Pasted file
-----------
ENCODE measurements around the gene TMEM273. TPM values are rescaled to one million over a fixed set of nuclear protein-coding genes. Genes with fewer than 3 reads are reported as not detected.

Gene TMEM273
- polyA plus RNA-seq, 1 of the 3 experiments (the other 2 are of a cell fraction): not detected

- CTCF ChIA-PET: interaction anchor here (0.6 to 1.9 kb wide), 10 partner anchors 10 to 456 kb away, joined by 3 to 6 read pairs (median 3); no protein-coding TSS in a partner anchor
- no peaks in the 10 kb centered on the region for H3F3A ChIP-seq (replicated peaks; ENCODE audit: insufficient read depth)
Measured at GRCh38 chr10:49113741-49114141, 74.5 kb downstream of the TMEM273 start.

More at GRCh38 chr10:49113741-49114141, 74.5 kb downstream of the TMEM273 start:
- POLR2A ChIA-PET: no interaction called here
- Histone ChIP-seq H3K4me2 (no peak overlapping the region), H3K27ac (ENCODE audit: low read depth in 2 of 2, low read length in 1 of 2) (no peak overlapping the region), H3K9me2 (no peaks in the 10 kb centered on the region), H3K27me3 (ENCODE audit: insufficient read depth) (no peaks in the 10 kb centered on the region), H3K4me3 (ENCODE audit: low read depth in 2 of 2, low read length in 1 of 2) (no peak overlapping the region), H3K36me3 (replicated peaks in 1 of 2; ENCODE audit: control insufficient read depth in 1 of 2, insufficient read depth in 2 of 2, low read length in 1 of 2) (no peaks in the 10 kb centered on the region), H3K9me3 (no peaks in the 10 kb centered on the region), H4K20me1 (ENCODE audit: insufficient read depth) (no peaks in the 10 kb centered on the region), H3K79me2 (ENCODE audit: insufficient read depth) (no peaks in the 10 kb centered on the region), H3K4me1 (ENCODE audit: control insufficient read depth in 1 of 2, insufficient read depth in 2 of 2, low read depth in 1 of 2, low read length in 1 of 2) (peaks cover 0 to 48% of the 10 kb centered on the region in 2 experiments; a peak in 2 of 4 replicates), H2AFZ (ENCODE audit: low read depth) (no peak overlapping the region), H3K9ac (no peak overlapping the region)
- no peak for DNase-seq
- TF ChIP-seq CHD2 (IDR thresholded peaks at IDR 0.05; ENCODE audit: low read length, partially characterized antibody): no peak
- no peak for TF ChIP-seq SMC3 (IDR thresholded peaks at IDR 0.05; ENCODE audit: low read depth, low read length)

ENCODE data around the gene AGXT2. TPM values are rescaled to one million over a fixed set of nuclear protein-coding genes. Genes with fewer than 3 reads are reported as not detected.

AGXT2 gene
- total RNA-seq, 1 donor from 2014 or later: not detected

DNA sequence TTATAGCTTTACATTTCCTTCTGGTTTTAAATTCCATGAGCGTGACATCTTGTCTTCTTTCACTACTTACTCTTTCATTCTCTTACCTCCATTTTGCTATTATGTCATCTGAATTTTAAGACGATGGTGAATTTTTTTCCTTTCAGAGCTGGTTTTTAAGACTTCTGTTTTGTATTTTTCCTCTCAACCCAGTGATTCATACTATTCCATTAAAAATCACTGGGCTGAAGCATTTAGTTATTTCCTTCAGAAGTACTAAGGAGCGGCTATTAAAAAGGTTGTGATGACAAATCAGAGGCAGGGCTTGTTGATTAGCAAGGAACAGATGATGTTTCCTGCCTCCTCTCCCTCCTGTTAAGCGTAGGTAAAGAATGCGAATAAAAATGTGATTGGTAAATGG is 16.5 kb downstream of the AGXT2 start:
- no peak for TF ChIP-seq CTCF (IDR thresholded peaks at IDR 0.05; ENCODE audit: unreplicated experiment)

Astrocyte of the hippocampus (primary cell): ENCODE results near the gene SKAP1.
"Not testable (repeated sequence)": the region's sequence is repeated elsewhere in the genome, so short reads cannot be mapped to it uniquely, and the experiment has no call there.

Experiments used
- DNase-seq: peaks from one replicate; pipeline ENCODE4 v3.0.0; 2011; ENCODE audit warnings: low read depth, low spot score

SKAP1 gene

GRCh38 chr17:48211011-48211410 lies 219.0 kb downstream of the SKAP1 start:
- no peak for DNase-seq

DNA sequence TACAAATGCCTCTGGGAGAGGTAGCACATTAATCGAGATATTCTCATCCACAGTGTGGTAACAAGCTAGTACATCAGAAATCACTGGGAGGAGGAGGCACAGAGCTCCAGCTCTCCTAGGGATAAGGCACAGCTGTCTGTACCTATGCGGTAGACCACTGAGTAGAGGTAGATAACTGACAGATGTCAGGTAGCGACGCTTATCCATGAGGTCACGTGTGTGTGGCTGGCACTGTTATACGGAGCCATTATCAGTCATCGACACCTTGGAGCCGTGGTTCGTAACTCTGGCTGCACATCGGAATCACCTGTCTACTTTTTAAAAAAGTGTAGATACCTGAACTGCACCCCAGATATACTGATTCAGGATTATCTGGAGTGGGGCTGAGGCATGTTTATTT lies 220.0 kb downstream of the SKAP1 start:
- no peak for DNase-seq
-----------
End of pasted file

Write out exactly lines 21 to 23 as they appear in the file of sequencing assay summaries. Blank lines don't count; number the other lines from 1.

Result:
- DNase-seq: peaks from one replicate; pipeline ENCODE4 v3.0.0; 2011; ENCODE audit warnings: low read depth, low spot score

SKAP1 gene

GRCh38 chr17:48211011-48211410 lies 219.0 kb downstream of the SKAP1 start: